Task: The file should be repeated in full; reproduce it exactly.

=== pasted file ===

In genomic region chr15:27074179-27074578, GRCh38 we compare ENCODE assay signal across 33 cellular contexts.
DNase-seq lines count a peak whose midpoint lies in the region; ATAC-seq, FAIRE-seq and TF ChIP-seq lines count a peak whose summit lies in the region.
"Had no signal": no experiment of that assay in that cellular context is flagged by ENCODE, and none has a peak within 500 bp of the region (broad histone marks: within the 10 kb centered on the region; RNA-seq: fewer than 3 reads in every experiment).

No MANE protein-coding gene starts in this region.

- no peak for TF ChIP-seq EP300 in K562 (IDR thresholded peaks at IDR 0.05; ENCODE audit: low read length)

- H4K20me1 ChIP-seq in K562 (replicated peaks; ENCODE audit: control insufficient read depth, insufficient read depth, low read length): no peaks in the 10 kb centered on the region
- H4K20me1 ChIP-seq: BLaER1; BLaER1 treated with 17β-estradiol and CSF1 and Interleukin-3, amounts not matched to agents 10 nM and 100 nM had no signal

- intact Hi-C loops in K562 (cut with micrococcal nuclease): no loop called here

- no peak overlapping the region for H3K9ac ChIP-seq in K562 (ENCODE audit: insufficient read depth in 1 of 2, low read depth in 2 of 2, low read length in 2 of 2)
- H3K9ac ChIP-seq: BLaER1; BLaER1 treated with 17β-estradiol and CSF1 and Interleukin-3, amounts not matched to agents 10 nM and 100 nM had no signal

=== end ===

In genomic region chr15:27074179-27074578, GRCh38 we compare ENCODE assay signal across 33 cellular contexts.
DNase-seq lines count a peak whose midpoint lies in the region; ATAC-seq, FAIRE-seq and TF ChIP-seq lines count a peak whose summit lies in the region.
"Had no signal": no experiment of that assay in that cellular context is flagged by ENCODE, and none has a peak within 500 bp of the region (broad histone marks: within the 10 kb centered on the region; RNA-seq: fewer than 3 reads in every experiment).

No MANE protein-coding gene starts in this region.

- no peak for TF ChIP-seq EP300 in K562 (IDR thresholded peaks at IDR 0.05; ENCODE audit: low read length)

- H4K20me1 ChIP-seq in K562 (replicated peaks; ENCODE audit: control insufficient read depth, insufficient read depth, low read length): no peaks in the 10 kb centered on the region
- H4K20me1 ChIP-seq: BLaER1; BLaER1 treated with 17β-estradiol and CSF1 and Interleukin-3, amounts not matched to agents 10 nM and 100 nM had no signal

- intact Hi-C loops in K562 (cut with micrococcal nuclease): no loop called here

- no peak overlapping the region for H3K9ac ChIP-seq in K562 (ENCODE audit: insufficient read depth in 1 of 2, low read depth in 2 of 2, low read length in 2 of 2)
- H3K9ac ChIP-seq: BLaER1; BLaER1 treated with 17β-estradiol and CSF1 and Interleukin-3, amounts not matched to agents 10 nM and 100 nM had no signal